Where to see this in action?
Singapore has been one of the early adopters of green architecture and sustainable urban planning initiatives. In 2005, it introduced the Green Mark certification scheme, an initiative to drive Singapore's construction industry towards more environment-friendly buildings. This scheme was intended to promote sustainability in the construction environment and raise environmental awareness among developers, designers and builders when they start project conceptualization and design, as well as during construction. The goal was for “at least 80 per cent of the buildings in Singapore to be green by 2030”.14 The city has extended the certification to Districts, such as industrial parks and education campuses.
A key example of a smart building is the Sands Expo and Convention Centre in Singapore's Marina Bay Sands. This was awarded the LEED Platinum in 2019 for building operations and maintenance, making it the first MICE venue in Asia Pacific to obtain an award for its sustainable green building initiatives ranging across energy-saving, lighting and air-conditioning systems, waste management, indoor plumbing, its carbon footprint and education. The Sands Expo and Convention Centre was also the first MICE facility in South East Asia to obtain ISO 20121 Sustainable Events Management System certification in 2014 in addition to being certified by Singapore’s Building and Construction Authority.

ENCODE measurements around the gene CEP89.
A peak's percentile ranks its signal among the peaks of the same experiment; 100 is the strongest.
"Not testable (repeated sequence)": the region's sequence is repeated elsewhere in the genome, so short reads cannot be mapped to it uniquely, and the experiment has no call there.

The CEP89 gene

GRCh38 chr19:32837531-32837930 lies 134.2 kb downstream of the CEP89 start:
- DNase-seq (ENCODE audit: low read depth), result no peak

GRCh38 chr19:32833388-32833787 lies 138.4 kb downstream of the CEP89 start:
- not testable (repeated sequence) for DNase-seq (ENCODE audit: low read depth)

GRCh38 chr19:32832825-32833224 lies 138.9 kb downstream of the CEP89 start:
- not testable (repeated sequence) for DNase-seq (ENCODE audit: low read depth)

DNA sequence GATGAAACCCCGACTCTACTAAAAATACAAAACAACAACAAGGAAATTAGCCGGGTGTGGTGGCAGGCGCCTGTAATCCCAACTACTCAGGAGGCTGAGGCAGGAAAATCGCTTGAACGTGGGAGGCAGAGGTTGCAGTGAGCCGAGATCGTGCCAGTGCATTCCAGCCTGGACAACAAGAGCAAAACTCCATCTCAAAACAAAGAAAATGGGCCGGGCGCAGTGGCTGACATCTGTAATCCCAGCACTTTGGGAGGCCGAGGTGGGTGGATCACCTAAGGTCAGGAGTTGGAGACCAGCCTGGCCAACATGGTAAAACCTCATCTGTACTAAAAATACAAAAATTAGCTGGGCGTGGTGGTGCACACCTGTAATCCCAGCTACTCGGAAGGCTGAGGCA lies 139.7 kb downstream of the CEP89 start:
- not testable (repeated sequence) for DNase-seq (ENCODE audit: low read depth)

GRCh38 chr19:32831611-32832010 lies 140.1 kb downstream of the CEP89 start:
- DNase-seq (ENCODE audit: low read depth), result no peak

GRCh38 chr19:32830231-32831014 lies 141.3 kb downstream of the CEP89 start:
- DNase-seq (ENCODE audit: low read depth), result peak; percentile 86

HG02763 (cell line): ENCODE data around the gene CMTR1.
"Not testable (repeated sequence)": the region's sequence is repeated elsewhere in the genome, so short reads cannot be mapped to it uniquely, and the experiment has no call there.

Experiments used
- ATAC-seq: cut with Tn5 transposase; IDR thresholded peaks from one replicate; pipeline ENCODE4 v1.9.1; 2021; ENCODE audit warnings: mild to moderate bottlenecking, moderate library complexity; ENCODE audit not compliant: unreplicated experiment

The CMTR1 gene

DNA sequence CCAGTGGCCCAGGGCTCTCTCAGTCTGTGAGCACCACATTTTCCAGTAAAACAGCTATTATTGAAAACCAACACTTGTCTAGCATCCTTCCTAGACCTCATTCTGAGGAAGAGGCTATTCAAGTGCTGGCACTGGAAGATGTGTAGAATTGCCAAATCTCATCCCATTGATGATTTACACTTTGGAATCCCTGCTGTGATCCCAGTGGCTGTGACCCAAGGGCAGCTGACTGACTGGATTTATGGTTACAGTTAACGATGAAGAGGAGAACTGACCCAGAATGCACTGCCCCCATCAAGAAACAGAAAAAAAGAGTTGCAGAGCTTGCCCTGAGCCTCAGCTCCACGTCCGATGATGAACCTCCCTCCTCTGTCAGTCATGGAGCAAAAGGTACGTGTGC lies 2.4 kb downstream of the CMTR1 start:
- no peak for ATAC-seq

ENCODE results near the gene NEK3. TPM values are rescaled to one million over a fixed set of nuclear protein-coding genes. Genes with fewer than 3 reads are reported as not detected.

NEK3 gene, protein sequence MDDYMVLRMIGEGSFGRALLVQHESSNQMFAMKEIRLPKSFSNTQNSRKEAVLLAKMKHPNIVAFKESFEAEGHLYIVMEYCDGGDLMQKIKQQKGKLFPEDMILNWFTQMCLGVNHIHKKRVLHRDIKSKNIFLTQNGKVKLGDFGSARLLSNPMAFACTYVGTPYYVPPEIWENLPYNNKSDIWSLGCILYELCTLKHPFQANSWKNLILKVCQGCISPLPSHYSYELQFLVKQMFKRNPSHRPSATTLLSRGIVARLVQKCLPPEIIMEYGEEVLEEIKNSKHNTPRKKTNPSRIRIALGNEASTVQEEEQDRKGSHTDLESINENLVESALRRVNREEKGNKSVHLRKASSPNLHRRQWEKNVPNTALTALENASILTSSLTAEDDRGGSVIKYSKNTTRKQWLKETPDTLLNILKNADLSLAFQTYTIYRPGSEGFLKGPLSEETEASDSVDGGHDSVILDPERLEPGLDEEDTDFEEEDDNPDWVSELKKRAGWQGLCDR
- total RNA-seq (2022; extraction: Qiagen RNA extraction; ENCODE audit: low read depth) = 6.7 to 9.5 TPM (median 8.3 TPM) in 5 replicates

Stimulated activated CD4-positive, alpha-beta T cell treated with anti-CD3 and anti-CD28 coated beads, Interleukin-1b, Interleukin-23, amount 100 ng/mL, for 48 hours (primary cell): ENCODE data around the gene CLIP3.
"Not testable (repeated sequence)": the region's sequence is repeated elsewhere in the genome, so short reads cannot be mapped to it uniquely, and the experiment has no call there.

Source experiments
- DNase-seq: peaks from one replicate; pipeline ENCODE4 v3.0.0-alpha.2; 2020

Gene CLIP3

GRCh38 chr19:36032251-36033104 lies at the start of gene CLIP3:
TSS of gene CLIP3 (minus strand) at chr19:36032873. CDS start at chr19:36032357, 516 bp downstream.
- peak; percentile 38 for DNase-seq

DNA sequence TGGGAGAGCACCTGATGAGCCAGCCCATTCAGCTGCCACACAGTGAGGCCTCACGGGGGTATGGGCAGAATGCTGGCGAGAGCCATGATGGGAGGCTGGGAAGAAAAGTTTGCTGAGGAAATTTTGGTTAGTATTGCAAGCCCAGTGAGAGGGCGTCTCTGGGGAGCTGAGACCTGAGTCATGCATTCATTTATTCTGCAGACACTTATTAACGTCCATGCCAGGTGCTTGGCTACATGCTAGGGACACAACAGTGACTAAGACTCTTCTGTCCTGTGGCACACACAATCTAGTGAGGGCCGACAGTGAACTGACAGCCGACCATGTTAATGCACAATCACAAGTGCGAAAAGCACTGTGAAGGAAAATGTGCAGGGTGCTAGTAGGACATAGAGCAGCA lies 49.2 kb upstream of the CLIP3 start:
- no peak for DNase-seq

According to Ministry of National Development, “As of January 2018, about 3,200 building projects in Singapore have met the BCA Green Mark standards. These cover more than 94 million square metres, which is around one-third of the total gross floor area of Singapore’s building stock“.15
Singapore has since introduced a new construction design called biophilic design, which is being used to increase occupant connectivity to the natural environment using direct nature, indirect nature, and space and place conditions. Richard Hassel, Co-Founder, WOHA, stated in a recent interview stated that, “A biophilic building attempts to replace walls, windows, columns, signs, and neon, with leaves, bark, birds, and insects.” He referred to Khoo Tech Park Hospital as an example: this is currently the most biophilic hospital in Asia with 700 species of native plants on the site.